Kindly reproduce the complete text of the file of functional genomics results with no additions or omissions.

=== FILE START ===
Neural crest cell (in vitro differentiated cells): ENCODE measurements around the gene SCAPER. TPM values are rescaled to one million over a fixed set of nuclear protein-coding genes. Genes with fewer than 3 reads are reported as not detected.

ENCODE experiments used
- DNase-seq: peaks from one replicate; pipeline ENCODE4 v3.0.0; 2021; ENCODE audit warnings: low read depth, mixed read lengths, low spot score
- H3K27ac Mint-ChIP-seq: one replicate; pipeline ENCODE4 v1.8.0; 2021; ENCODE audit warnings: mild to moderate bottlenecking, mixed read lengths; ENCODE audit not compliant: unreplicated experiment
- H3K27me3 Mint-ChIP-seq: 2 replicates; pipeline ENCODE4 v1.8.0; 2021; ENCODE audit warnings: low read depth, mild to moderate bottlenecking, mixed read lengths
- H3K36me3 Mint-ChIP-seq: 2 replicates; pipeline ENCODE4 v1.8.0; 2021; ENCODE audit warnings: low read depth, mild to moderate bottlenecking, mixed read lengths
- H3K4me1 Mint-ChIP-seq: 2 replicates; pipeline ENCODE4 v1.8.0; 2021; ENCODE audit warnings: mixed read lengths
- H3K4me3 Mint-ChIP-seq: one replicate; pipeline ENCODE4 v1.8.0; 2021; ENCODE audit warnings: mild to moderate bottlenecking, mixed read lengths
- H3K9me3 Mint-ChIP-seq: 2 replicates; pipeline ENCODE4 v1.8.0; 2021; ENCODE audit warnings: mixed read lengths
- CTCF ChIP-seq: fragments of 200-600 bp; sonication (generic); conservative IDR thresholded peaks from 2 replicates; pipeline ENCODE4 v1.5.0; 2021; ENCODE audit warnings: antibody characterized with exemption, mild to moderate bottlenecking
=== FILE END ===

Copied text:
Neural crest cell (in vitro differentiated cells): ENCODE measurements around the gene SCAPER. TPM values are rescaled to one million over a fixed set of nuclear protein-coding genes. Genes with fewer than 3 reads are reported as not detected.

ENCODE experiments used
- DNase-seq: peaks from one replicate; pipeline ENCODE4 v3.0.0; 2021; ENCODE audit warnings: low read depth, mixed read lengths, low spot score
- H3K27ac Mint-ChIP-seq: one replicate; pipeline ENCODE4 v1.8.0; 2021; ENCODE audit warnings: mild to moderate bottlenecking, mixed read lengths; ENCODE audit not compliant: unreplicated experiment
- H3K27me3 Mint-ChIP-seq: 2 replicates; pipeline ENCODE4 v1.8.0; 2021; ENCODE audit warnings: low read depth, mild to moderate bottlenecking, mixed read lengths
- H3K36me3 Mint-ChIP-seq: 2 replicates; pipeline ENCODE4 v1.8.0; 2021; ENCODE audit warnings: low read depth, mild to moderate bottlenecking, mixed read lengths
- H3K4me1 Mint-ChIP-seq: 2 replicates; pipeline ENCODE4 v1.8.0; 2021; ENCODE audit warnings: mixed read lengths
- H3K4me3 Mint-ChIP-seq: one replicate; pipeline ENCODE4 v1.8.0; 2021; ENCODE audit warnings: mild to moderate bottlenecking, mixed read lengths
- H3K9me3 Mint-ChIP-seq: 2 replicates; pipeline ENCODE4 v1.8.0; 2021; ENCODE audit warnings: mixed read lengths
- CTCF ChIP-seq: fragments of 200-600 bp; sonication (generic); conservative IDR thresholded peaks from 2 replicates; pipeline ENCODE4 v1.5.0; 2021; ENCODE audit warnings: antibody characterized with exemption, mild to moderate bottlenecking